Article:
Wednesday, March 28, 2007

ALP Fair For Families campaign

The Federal Opposition continues the militarisation of cyberspace. Julia Gillard, the Shadow Deputy Leader and Minister for Employment and Industrial Relations has set up a website here for people to register their objections to the Government’s WorkChoices legislation. The announcement comes 12 months after the introduction of the WorkChoices legislation and I have no doubt that the public input will feed Opposition campaigns. With a new Forrester report saying that 79 per cent of Australians are actively using the Internet, this is a sound strategy.

Wednesday, March 21, 2007

Australia's ABC buys an island in Second Life

Australia's ABC has bought an island as part of a new R&D venture. You may ask how the ABC can afford to do this with taxpayer dollars. Don't worry, the island exists in Second Life, the virtual world of three million people run by Linden Lab – with its own currency and opportunities for social and financial interaction.

The move by the ABC's innovation division involves New Media manager Abigail Thomas assuming a virtual identity, or avatar, on Second Life as Abi Goldflake. The ABC’s island will feature streamed local content, exclusive events and other activities. Total business done on Second Life is estimated at $840,000 a day with the overall 2007 GDP estimated to be between US$500 and $600 million. Second Life has faced issues around child pornography and legality of business deals but virtual worlds are one of the fastest growing areas of the Internet.

Interestingly, a recent ABCTV Four Corners program on virtual communities did not mention the ABC’s purchase of the island in Second Life. When I spoke to Four Corners, they advised that production of the program was commissioned well in advance of the SL island purchase. Is this just an omission or a sign of healthy commercial nous in the new business areas of our ABC?

Friday, March 16, 2007

Minister Santo Santoro resigns: another one bites the dust

The Minister for Ageing, Senator Santo Santoro, announced his resignation from the Howard Ministry at a doorstop interview in Canberra today. Senator Santoro cited his misreporting of the ownership and sale of shares in biotec company, CBio, as the reason.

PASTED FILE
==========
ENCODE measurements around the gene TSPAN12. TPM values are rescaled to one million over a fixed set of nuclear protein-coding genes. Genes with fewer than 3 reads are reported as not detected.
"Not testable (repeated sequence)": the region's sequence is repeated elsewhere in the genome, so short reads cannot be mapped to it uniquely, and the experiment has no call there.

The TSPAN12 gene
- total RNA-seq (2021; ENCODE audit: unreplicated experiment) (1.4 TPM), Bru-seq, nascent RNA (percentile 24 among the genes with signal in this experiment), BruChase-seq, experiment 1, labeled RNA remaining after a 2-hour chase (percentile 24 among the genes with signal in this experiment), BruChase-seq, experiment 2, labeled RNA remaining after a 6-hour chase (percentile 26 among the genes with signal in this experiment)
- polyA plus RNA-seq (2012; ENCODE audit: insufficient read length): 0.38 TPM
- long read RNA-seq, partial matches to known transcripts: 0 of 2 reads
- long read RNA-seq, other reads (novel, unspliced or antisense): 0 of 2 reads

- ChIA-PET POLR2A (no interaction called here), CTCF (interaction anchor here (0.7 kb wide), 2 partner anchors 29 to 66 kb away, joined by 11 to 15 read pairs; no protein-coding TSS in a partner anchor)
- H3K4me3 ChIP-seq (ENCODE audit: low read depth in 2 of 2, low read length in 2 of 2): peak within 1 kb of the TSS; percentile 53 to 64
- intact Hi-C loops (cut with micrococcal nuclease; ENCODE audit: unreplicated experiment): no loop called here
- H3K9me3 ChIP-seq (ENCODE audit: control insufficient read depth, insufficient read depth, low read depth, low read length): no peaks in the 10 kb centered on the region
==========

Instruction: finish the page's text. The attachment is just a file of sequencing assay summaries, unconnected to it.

There was no mention of his donation of the proceeds to the charity, Family Council of Queensland, Inc. As Tim Dunlop and many others say, it isn’t a charity. It’s a rightwing lobby group whose associate director, Alan Baker, just happened to be the person who offered Santoro the shares in the first place.

Aged care is an increasingly hot issue, especially for baby boomers, so the choice for Santoro's replacement will be critical to Howard and the coming election.

Is this is a bad case of boomerang shaped mud?

Wednesday, March 14, 2007

Garuda Yogya crash: memorials & Morgan Mellish blog

This week has seen the return to Australia of the remains of the Australians killed in last week's crash. The familes must have been through hell. I even felt for Minister Downer as he visibly struggled to cope with the loss of people who were either working for him or covering his visit.

This Friday I will attend the AusAID memorial service for Allison Sudrajat to be held in the Great Hall at Parliament House. I only knew her from work at AusAID and from the Indophile crowd but I am going to show support for her family and friends and for the many AusAIDers and others who have been affected. The crash could have taken so many more lives and sometimes you should mark the occasion when people who move in and out of your life are lost - and appreciate the privilege and sacrifice of these jobs.

For a wonderful record of the love and respect for these people, check out the blog set up in memory of Morgan Mellish.

Double Australia's population or perish

I used to claim that Australia needed to double its population if we are to survive, compete and thrive in our region. Now I have found a guy who actually can back up the population expansion claim with a pretty sensible argument.

Check out the podcast and speech by Philippe (Blue) Legrain from his recent address to the Sydney Ideas Forum.

It’s time Australia regained its Good International Citizenship

Something to warm the soul and fire the heart...

"After a decade long deterioration in Australia’s international reputation, it’s time Australia regained its Good International Citizenship..."

Bring it on...for the complete speech, find it here.

- Robert McClelland, Alternative Foreign Minister, Lowy Institute, 14 March 2007 -

Australian IT innovation and embarassment

Last night the winners of the Secrets of Australian ICT Innovation competition were announced by Helen Coonan, Minister for Communications, Information and the Arts. The Minister’s announcement comes at a time of increased pressure around community level ICT issues, such as broadband access. The Australian reports that many small businesses outside the big cities and in remote areas are anxiously waiting for the federal Government to reveal its revised rural broadband subsidy scheme, which will influence the success or failure of their businesses.